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Commemoration activities create a Tutsi/survivor identity among younger Rwandans

People too young to have experienced the genocide directly take on genocide survivor and Tutsi identity during commemoration, despite growing up in an ostensibly post-ethnic society. University-age members of “survivor organizations” — which began as “artificial families” for Tutsi youths who lost their biological relatives during the genocide — told me Kwibuka participation was a duty. They organized commemoration events, volunteered as state-trained trauma counselors at those events and enthusiastically supported Kagame’s reelection campaign. While all those I interviewed emphasized the universal, welcoming nature of the survivor organizations, only one said he knew a non-Tutsi in his organization.

For the other 265 days of the year, Rwanda presents itself as a uniquely post-ethnic nation, but during Kwibuka the ethnic divisions return and become politicized. This year, Kwibuka takes place following the alleged assassination of Seif Bamporiki and the ongoing trial of Paul Rusesabagina, both public critics of Kagame, whose international image may be slipping. Journalists and researchers alike are challenging the one-dimensional progressive savior narrative Kagame has long relied on.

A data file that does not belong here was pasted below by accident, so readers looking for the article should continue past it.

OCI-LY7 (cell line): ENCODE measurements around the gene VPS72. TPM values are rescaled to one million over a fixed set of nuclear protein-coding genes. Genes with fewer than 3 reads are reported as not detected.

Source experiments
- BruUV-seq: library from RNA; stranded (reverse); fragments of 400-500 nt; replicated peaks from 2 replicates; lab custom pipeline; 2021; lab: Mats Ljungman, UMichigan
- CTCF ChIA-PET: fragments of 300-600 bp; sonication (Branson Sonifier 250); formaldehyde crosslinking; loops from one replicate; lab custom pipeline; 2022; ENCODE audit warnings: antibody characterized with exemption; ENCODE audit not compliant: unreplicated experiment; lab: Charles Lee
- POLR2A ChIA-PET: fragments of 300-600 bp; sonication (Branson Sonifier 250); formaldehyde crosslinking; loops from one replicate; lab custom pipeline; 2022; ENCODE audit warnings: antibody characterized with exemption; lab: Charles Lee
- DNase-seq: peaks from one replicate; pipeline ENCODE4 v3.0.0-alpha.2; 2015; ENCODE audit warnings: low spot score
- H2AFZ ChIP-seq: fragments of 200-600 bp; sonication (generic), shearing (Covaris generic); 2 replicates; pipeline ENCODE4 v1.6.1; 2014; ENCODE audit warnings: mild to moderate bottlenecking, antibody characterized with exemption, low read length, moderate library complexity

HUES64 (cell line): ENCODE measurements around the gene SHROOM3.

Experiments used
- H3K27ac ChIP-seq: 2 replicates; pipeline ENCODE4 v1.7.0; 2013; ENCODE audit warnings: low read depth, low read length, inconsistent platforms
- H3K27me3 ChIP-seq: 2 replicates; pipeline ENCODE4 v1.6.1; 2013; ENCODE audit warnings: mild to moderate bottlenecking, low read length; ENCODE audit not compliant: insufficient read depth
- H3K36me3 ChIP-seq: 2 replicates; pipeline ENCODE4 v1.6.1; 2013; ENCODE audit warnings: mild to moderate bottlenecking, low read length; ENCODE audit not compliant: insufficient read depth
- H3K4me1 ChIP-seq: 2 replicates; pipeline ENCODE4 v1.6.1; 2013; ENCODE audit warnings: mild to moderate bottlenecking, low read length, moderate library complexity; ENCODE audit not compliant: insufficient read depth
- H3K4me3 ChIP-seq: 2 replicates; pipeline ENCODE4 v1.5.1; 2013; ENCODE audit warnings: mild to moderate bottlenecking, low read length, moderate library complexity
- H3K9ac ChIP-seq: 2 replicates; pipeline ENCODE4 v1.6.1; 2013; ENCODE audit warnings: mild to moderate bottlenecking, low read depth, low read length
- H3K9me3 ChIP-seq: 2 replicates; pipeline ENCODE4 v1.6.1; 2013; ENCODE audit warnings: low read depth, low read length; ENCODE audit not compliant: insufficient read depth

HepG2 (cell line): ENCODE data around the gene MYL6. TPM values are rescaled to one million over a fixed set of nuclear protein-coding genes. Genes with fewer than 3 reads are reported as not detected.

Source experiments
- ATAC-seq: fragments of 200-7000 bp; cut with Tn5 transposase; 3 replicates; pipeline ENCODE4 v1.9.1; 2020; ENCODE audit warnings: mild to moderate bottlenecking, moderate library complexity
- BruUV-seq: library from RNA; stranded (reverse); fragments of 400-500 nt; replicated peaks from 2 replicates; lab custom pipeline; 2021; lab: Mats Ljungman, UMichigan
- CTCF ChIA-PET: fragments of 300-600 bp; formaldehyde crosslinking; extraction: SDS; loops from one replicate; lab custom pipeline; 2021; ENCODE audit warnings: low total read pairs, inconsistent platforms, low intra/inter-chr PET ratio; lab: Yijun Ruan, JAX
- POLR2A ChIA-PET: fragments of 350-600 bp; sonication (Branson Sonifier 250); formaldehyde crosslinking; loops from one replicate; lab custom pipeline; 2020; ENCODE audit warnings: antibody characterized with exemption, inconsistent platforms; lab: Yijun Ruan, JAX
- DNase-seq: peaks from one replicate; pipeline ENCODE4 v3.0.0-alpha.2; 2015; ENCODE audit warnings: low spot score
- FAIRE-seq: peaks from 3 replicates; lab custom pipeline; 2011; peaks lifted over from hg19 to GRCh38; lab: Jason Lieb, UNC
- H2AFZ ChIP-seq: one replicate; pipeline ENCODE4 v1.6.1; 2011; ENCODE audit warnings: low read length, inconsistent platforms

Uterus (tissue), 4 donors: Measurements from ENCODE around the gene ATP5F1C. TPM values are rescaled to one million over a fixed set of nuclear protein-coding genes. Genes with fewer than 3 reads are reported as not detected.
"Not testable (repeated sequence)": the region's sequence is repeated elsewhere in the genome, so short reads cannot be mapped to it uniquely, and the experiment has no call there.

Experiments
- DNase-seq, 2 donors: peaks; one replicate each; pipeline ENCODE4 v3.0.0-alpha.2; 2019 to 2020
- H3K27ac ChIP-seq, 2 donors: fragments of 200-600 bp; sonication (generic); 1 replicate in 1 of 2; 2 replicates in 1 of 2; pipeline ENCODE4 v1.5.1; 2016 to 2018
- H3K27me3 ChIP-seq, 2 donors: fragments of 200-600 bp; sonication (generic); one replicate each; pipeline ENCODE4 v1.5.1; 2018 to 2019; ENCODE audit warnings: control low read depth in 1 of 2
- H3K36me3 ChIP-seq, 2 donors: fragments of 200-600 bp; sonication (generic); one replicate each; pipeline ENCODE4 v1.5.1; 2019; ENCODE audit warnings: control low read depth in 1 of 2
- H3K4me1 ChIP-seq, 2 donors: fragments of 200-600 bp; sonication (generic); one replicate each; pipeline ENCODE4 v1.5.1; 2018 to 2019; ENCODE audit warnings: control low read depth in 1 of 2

My research suggests the Kwibuka period reaffirms selective official memory of the genocide, and forms a key part of Kagame’s case for remaining in power. Long term, the divisions laid bare in the commemoration period point to increasing divisions in Rwanda, rather than reconciliation.

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Gretchen Baldwin (@gretchenbaldwin) is a senior policy analyst for the International Peace Institute’s Women, Peace and Security program.